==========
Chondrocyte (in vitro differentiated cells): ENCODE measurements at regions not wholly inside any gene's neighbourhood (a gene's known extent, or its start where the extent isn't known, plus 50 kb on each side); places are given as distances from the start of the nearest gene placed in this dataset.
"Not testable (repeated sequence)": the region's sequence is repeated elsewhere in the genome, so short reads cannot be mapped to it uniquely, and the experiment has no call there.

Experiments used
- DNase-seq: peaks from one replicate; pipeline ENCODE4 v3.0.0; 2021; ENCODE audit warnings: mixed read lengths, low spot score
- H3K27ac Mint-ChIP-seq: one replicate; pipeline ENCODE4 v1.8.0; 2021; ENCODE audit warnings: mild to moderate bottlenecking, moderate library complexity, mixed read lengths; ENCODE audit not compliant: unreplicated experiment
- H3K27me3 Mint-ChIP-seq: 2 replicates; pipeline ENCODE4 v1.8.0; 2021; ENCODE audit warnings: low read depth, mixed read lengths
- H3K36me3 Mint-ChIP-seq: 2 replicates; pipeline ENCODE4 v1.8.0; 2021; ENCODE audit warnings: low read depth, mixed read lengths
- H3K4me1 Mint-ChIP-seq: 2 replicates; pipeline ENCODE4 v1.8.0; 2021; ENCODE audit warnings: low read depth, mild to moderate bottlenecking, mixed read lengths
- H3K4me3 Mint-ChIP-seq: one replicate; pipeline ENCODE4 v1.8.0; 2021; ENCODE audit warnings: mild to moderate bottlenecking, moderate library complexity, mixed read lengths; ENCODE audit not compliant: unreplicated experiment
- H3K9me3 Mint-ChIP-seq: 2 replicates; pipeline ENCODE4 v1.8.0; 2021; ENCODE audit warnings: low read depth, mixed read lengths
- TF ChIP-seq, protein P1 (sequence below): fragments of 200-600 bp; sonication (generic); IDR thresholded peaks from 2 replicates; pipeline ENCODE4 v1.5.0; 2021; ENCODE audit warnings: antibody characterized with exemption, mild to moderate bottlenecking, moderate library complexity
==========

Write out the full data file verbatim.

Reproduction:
Chondrocyte (in vitro differentiated cells): ENCODE measurements at regions not wholly inside any gene's neighbourhood (a gene's known extent, or its start where the extent isn't known, plus 50 kb on each side); places are given as distances from the start of the nearest gene placed in this dataset.
"Not testable (repeated sequence)": the region's sequence is repeated elsewhere in the genome, so short reads cannot be mapped to it uniquely, and the experiment has no call there.

Experiments used
- DNase-seq: peaks from one replicate; pipeline ENCODE4 v3.0.0; 2021; ENCODE audit warnings: mixed read lengths, low spot score
- H3K27ac Mint-ChIP-seq: one replicate; pipeline ENCODE4 v1.8.0; 2021; ENCODE audit warnings: mild to moderate bottlenecking, moderate library complexity, mixed read lengths; ENCODE audit not compliant: unreplicated experiment
- H3K27me3 Mint-ChIP-seq: 2 replicates; pipeline ENCODE4 v1.8.0; 2021; ENCODE audit warnings: low read depth, mixed read lengths
- H3K36me3 Mint-ChIP-seq: 2 replicates; pipeline ENCODE4 v1.8.0; 2021; ENCODE audit warnings: low read depth, mixed read lengths
- H3K4me1 Mint-ChIP-seq: 2 replicates; pipeline ENCODE4 v1.8.0; 2021; ENCODE audit warnings: low read depth, mild to moderate bottlenecking, mixed read lengths
- H3K4me3 Mint-ChIP-seq: one replicate; pipeline ENCODE4 v1.8.0; 2021; ENCODE audit warnings: mild to moderate bottlenecking, moderate library complexity, mixed read lengths; ENCODE audit not compliant: unreplicated experiment
- H3K9me3 Mint-ChIP-seq: 2 replicates; pipeline ENCODE4 v1.8.0; 2021; ENCODE audit warnings: low read depth, mixed read lengths
- TF ChIP-seq, protein P1 (sequence below): fragments of 200-600 bp; sonication (generic); IDR thresholded peaks from 2 replicates; pipeline ENCODE4 v1.5.0; 2021; ENCODE audit warnings: antibody characterized with exemption, mild to moderate bottlenecking, moderate library complexity